PCC Board of Trustees report, February 2015

This article was originally published in February 2015

The annual meeting is April 28. Learn about activities leading up to the board election.

board members

Put the annual meeting on your calendar — April 28, 5:30 p.m.

The meeting will be your first chance to talk in person with this year’s candidates. Each will talk briefly about why they want to serve on our board. The candidates are:

  • Maggie Lucas (parent, attorney), incumbent, current board chair
  • Sandy Voit (divorce financial planner), incumbent
  • Jason Filippini (senior director of finance at The Seattle Times)
  • Michael Hutchings (business and social purpose attorney, partner at DLA Piper)

The 2015 board election dates are April 28 through May 18.

We’re glad our members want extra time to consider the candidates who are asking for their votes. To help members acquaint themselves with this great slate, our candidates will videotape interviews that we’ll publish on our website in March. The interviews are designed to give our members an early chance to think about the candidates before voting.

The candidates will discuss 1) why they want to serve on the board, 2) what they think makes PCC a different kind of business, and 3) what skills or experience they will bring to the board.

If you have any questions for our candidates, please email board@pccmarkets.com and we’ll forward them to the nominating committee. They’ll try to get your questions answered and we’ll post them on our website during the election.

Seeing and hearing the candidates really helps members feel more connected to the process and confident about voting. So, do plan to attend the annual meeting and browse the election material on our website after March 19. All members who are active as of March 31 will be eligible to vote in the 2015 board election.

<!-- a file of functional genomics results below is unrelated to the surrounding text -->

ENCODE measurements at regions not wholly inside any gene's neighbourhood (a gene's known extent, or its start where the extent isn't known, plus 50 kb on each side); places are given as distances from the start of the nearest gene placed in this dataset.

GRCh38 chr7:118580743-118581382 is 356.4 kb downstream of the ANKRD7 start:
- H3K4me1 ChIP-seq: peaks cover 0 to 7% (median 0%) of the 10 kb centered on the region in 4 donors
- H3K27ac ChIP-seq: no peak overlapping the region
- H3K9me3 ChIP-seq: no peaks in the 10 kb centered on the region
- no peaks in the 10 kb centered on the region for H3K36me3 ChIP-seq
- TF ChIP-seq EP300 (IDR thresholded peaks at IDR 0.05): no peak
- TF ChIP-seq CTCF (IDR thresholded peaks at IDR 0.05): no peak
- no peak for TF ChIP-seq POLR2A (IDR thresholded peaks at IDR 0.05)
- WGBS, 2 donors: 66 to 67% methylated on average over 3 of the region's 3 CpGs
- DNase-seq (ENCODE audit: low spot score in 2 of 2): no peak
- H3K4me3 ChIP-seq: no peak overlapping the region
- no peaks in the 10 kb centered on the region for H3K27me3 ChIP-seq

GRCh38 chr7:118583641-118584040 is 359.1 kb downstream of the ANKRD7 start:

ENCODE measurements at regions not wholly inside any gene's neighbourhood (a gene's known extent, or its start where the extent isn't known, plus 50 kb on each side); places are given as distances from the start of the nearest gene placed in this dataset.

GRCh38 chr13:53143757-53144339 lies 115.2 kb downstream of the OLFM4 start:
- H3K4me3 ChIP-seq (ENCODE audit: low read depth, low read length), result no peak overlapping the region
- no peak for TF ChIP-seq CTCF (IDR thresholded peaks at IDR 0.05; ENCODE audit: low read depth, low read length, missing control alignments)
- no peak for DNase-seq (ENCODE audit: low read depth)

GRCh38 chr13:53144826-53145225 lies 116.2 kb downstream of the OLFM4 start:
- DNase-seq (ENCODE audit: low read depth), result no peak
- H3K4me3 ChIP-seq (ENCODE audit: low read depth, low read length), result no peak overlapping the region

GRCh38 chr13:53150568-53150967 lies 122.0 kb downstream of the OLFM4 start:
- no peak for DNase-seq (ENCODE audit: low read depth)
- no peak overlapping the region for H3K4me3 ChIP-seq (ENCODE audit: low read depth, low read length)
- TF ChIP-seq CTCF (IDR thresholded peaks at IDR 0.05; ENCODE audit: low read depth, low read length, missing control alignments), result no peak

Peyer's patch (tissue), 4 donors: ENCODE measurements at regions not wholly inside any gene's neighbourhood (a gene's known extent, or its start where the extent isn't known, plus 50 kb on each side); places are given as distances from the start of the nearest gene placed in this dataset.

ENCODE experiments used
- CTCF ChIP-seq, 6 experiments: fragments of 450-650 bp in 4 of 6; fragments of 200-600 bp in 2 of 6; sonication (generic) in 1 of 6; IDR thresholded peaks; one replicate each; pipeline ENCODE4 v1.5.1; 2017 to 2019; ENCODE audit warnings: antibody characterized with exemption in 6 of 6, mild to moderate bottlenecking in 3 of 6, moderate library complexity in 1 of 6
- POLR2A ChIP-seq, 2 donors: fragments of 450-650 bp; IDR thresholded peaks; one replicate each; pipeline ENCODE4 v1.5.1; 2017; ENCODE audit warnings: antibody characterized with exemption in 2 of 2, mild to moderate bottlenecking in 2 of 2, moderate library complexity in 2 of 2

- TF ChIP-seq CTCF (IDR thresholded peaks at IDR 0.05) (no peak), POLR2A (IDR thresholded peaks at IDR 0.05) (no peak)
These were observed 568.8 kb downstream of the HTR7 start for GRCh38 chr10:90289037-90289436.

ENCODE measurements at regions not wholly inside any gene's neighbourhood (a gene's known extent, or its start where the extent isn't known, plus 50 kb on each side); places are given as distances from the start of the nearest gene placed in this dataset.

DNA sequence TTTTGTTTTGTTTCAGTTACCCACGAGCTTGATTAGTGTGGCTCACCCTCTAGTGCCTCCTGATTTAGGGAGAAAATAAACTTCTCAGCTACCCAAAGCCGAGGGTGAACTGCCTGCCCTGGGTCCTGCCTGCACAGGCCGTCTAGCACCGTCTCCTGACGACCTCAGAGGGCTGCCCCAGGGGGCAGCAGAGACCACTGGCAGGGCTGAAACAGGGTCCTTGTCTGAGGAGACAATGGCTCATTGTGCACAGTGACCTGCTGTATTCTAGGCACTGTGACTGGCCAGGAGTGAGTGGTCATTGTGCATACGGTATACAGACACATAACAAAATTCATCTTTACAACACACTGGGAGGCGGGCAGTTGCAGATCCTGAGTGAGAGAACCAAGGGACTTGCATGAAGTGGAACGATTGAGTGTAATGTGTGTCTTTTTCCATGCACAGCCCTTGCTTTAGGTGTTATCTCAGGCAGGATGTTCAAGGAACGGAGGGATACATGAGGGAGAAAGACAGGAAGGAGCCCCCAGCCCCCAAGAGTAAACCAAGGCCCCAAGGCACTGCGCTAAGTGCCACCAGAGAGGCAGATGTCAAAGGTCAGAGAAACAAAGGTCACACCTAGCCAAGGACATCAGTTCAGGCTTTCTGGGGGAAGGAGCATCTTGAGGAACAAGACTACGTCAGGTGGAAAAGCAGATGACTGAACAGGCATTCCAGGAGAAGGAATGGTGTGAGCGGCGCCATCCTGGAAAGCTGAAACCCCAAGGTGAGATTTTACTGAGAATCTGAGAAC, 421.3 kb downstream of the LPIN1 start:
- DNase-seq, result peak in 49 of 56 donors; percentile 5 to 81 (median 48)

In addition to meeting our board candidates at the annual meeting, you’ll hear reports from the board and management with highlights from 2014. We also will take a look at our newest store being constructed in Columbia City and scheduled to open in the summer.

One highlight of the evening will be saluting the 30-year-old PCC Cooks program. Started in 1985, the program now boasts more than 1,000 classes each year. We’ll talk about the evolution of the program and the great education it provides in our communities. Our PCC Cooks chefs will be involved in our menu planning and preparation!

Board report

There was no board meeting in December. The January 27 meeting report will be published in the March Sound Consumer. The next regularly scheduled board meeting will be Tuesday, March 31 at 5 p.m. at the co-op office. Members are welcome at all public sessions of the board meeting. Member comment period is at 6 p.m.

All of the board’s committees were scheduled to report on their work plans at the January meeting. The board planned to meet for a one-day retreat on January 31 for strategic and personnel discussions.

Ends policy review coming in March

These mission-related policies embody the board’s long-range vision. Virtually every initiative that management pursues is guided by an element of these policies. Management reports to us each year on the actions it has taken and it is at this time that the board considers whether it would like to see changes to the Ends.
Here is the current Ends policy language:

  • Global Ends: PCC exists to create a cooperative, sustainable environment for our members and patrons in which the natural and organic supply chains thrive.
  • Ends-A: PCC members and patrons will have access to high quality, healthful food that is fairly priced.
  • Ends-B: PCC membership is a respected and valued choice.
  • Ends-C: PCC has a local focus.
  • Ends-D: PCC members and patrons are well educated in matters of healthful foods, healthy sustainable living and the cooperative business model.
  • Ends-E: An inherent part of PCC’s business is the balance of economic, social and environmental responsibilities.

Questions? Email board@pccmarkets.com

Also in this issue

News bites, February 2015

Pollinators prefer organic, Home cooking for health, Farmed salmon less healthful, and more

Organic nearly as productive as industrial farming

New research from UC Berkeley makes a strong case that organic farming can play an important, and growing, role in "feeding the world."

Frozen meat & seafood

Keeping portions of meat and seafood in the freezer is a great way to make sure you have healthy meal options for busy nights. Learn about PCC’s selection of frozen meat and seafood, with tips for cooking.